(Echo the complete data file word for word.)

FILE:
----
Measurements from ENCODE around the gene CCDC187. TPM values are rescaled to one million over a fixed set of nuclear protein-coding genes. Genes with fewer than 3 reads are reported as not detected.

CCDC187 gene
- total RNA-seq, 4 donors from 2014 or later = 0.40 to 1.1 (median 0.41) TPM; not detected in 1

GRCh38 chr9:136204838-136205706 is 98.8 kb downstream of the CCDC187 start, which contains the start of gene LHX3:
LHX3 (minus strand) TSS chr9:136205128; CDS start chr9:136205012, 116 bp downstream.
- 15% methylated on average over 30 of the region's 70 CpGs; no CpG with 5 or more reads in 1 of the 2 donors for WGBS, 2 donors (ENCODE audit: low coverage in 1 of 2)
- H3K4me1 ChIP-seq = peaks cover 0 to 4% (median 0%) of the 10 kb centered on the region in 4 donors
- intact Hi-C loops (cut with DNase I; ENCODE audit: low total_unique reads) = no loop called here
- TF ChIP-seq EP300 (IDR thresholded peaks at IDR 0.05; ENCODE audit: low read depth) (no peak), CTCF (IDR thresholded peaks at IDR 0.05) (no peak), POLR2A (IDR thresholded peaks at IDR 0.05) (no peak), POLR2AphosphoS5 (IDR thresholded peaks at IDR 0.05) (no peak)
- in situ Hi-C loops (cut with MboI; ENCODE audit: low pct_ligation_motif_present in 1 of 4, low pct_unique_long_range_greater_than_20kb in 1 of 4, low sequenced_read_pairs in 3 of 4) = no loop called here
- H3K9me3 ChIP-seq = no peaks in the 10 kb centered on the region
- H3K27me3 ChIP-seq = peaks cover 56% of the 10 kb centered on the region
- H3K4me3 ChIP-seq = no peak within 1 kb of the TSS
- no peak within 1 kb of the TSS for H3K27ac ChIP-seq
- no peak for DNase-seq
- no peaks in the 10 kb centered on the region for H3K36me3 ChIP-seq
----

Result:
Measurements from ENCODE around the gene CCDC187. TPM values are rescaled to one million over a fixed set of nuclear protein-coding genes. Genes with fewer than 3 reads are reported as not detected.

CCDC187 gene
- total RNA-seq, 4 donors from 2014 or later = 0.40 to 1.1 (median 0.41) TPM; not detected in 1

GRCh38 chr9:136204838-136205706 is 98.8 kb downstream of the CCDC187 start, which contains the start of gene LHX3:
LHX3 (minus strand) TSS chr9:136205128; CDS start chr9:136205012, 116 bp downstream.
- 15% methylated on average over 30 of the region's 70 CpGs; no CpG with 5 or more reads in 1 of the 2 donors for WGBS, 2 donors (ENCODE audit: low coverage in 1 of 2)
- H3K4me1 ChIP-seq = peaks cover 0 to 4% (median 0%) of the 10 kb centered on the region in 4 donors
- intact Hi-C loops (cut with DNase I; ENCODE audit: low total_unique reads) = no loop called here
- TF ChIP-seq EP300 (IDR thresholded peaks at IDR 0.05; ENCODE audit: low read depth) (no peak), CTCF (IDR thresholded peaks at IDR 0.05) (no peak), POLR2A (IDR thresholded peaks at IDR 0.05) (no peak), POLR2AphosphoS5 (IDR thresholded peaks at IDR 0.05) (no peak)
- in situ Hi-C loops (cut with MboI; ENCODE audit: low pct_ligation_motif_present in 1 of 4, low pct_unique_long_range_greater_than_20kb in 1 of 4, low sequenced_read_pairs in 3 of 4) = no loop called here
- H3K9me3 ChIP-seq = no peaks in the 10 kb centered on the region
- H3K27me3 ChIP-seq = peaks cover 56% of the 10 kb centered on the region
- H3K4me3 ChIP-seq = no peak within 1 kb of the TSS
- no peak within 1 kb of the TSS for H3K27ac ChIP-seq
- no peak for DNase-seq
- no peaks in the 10 kb centered on the region for H3K36me3 ChIP-seq